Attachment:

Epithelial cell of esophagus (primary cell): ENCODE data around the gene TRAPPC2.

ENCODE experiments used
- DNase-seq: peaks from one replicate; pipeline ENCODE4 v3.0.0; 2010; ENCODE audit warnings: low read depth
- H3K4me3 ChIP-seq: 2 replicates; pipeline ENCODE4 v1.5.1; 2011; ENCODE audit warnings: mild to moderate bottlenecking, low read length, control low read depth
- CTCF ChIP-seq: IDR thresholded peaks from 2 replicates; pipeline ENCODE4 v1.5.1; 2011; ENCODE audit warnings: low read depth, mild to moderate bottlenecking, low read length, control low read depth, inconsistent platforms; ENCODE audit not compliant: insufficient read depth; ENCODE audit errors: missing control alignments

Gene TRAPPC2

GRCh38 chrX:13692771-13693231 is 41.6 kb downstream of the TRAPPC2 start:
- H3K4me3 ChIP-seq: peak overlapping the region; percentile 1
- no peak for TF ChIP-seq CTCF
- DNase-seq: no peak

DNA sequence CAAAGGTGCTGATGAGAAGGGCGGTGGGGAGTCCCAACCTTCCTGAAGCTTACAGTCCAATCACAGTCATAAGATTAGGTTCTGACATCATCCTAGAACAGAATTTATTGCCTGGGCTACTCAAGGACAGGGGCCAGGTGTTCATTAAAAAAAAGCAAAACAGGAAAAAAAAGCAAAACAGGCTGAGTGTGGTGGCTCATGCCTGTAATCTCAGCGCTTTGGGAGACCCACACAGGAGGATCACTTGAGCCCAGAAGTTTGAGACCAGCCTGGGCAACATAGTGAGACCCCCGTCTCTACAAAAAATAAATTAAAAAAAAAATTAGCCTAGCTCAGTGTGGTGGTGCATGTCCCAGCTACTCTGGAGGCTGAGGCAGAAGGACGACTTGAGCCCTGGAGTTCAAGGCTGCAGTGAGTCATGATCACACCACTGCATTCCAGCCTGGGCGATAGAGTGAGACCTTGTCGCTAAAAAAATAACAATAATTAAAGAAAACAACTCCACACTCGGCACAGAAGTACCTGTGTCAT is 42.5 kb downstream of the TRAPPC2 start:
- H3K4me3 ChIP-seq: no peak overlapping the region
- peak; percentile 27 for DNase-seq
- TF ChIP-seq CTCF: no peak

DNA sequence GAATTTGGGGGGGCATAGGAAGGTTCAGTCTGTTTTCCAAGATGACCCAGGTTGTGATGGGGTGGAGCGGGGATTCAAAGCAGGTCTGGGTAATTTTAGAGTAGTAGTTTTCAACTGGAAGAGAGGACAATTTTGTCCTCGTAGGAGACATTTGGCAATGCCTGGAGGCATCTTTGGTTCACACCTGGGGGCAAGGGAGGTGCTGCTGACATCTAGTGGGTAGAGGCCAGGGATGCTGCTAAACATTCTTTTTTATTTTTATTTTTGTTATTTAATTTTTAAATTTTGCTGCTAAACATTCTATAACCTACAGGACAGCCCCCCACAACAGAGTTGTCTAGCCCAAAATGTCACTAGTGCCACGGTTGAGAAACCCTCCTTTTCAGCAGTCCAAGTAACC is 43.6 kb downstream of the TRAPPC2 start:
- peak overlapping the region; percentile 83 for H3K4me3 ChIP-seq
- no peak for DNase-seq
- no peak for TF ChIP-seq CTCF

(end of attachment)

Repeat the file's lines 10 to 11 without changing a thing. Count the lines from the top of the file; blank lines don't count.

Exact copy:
- DNase-seq: no peak

DNA sequence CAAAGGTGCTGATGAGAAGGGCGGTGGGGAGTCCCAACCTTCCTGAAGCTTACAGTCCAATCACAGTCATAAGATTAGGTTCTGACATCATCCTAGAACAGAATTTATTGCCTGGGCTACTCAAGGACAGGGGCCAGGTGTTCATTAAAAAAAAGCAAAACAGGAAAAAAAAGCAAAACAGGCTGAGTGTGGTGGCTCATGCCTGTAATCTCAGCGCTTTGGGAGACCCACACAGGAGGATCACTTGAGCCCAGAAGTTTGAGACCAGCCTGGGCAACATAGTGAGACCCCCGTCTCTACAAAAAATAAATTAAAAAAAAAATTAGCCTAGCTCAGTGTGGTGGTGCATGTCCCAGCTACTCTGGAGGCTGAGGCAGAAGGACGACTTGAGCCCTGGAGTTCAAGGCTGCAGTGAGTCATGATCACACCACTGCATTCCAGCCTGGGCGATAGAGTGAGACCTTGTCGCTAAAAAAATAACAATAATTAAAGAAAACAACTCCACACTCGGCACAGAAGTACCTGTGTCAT is 42.5 kb downstream of the TRAPPC2 start: